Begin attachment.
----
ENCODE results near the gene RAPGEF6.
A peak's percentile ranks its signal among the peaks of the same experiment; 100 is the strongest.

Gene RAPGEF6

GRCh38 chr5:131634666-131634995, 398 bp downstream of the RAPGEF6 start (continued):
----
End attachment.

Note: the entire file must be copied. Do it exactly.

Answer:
ENCODE results near the gene RAPGEF6.
A peak's percentile ranks its signal among the peaks of the same experiment; 100 is the strongest.

Gene RAPGEF6

GRCh38 chr5:131634666-131634995, 398 bp downstream of the RAPGEF6 start (continued):